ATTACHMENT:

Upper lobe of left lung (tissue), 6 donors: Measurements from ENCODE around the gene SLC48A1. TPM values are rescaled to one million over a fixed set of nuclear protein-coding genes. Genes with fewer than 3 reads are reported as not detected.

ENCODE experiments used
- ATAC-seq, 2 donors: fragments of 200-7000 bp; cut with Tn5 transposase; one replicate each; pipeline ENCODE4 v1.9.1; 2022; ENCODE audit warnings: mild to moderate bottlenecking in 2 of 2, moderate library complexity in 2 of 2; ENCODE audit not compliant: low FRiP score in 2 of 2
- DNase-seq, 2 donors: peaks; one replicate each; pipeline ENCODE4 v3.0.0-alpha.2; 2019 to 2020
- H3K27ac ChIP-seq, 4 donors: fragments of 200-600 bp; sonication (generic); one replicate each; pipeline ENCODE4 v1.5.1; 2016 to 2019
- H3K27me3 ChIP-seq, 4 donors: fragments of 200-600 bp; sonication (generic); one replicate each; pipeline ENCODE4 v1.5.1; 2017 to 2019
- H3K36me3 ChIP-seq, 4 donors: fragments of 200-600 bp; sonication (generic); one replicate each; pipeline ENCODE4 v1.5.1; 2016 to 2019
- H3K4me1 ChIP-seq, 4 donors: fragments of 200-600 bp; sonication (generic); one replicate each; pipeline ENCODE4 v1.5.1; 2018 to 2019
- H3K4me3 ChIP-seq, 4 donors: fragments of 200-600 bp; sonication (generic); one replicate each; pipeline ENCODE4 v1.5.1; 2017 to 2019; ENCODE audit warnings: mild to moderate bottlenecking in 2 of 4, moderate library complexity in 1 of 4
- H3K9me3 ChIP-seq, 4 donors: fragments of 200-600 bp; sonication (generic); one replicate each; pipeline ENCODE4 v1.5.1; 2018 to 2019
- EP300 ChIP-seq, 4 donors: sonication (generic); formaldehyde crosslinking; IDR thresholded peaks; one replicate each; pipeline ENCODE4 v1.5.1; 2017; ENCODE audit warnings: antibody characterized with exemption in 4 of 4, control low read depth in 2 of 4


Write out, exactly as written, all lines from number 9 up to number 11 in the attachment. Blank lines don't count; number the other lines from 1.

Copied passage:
- H3K4me3 ChIP-seq, 4 donors: fragments of 200-600 bp; sonication (generic); one replicate each; pipeline ENCODE4 v1.5.1; 2017 to 2019; ENCODE audit warnings: mild to moderate bottlenecking in 2 of 4, moderate library complexity in 1 of 4
- H3K9me3 ChIP-seq, 4 donors: fragments of 200-600 bp; sonication (generic); one replicate each; pipeline ENCODE4 v1.5.1; 2018 to 2019
- EP300 ChIP-seq, 4 donors: sonication (generic); formaldehyde crosslinking; IDR thresholded peaks; one replicate each; pipeline ENCODE4 v1.5.1; 2017; ENCODE audit warnings: antibody characterized with exemption in 4 of 4, control low read depth in 2 of 4